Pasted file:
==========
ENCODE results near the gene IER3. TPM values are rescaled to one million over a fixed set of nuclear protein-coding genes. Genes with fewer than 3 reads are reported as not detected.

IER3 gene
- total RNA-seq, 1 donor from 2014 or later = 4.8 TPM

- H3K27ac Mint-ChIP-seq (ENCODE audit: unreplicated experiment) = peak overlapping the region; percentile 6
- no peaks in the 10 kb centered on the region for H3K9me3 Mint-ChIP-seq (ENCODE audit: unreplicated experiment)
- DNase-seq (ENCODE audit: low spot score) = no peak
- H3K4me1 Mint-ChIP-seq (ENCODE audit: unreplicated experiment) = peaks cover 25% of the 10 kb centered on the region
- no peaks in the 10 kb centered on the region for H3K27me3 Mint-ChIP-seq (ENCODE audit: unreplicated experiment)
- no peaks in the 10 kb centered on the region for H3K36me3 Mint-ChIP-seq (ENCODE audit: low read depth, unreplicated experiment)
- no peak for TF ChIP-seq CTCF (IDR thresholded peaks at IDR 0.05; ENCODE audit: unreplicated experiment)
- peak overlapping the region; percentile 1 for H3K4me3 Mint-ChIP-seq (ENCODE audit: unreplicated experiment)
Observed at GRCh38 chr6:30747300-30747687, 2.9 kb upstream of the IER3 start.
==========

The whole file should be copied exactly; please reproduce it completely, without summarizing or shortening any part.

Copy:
ENCODE results near the gene IER3. TPM values are rescaled to one million over a fixed set of nuclear protein-coding genes. Genes with fewer than 3 reads are reported as not detected.

IER3 gene
- total RNA-seq, 1 donor from 2014 or later = 4.8 TPM

- H3K27ac Mint-ChIP-seq (ENCODE audit: unreplicated experiment) = peak overlapping the region; percentile 6
- no peaks in the 10 kb centered on the region for H3K9me3 Mint-ChIP-seq (ENCODE audit: unreplicated experiment)
- DNase-seq (ENCODE audit: low spot score) = no peak
- H3K4me1 Mint-ChIP-seq (ENCODE audit: unreplicated experiment) = peaks cover 25% of the 10 kb centered on the region
- no peaks in the 10 kb centered on the region for H3K27me3 Mint-ChIP-seq (ENCODE audit: unreplicated experiment)
- no peaks in the 10 kb centered on the region for H3K36me3 Mint-ChIP-seq (ENCODE audit: low read depth, unreplicated experiment)
- no peak for TF ChIP-seq CTCF (IDR thresholded peaks at IDR 0.05; ENCODE audit: unreplicated experiment)
- peak overlapping the region; percentile 1 for H3K4me3 Mint-ChIP-seq (ENCODE audit: unreplicated experiment)
Observed at GRCh38 chr6:30747300-30747687, 2.9 kb upstream of the IER3 start.